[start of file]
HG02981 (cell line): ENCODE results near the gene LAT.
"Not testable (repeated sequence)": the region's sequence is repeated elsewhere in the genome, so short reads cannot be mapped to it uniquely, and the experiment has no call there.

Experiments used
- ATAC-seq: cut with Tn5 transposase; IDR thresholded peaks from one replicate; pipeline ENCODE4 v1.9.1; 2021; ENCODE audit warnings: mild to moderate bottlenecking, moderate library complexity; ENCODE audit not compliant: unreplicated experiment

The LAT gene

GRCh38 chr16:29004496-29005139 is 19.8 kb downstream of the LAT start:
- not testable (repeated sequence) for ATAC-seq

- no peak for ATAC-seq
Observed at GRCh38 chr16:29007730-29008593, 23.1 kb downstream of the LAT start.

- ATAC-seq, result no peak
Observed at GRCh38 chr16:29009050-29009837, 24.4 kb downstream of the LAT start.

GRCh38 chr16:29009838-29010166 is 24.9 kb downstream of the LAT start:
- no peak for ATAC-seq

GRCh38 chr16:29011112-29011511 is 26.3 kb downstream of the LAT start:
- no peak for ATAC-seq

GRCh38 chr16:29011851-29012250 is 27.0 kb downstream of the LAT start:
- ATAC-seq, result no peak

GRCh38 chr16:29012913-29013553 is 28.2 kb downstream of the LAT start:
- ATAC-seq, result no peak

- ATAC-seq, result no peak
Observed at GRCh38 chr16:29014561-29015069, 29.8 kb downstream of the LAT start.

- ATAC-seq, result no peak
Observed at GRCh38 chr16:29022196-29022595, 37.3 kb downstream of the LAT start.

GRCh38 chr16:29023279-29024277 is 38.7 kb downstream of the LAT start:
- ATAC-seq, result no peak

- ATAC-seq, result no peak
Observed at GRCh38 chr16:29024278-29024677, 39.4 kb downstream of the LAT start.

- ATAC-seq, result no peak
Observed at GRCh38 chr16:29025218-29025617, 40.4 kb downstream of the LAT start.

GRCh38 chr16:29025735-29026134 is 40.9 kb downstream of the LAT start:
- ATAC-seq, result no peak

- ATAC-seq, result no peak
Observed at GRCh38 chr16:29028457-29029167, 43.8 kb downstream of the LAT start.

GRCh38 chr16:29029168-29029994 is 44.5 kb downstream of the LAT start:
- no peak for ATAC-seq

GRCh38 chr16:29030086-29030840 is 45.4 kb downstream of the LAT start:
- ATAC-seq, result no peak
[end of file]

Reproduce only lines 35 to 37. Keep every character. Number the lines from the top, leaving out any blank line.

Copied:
- no peak for ATAC-seq

GRCh38 chr16:29030086-29030840 is 45.4 kb downstream of the LAT start:
- ATAC-seq, result no peak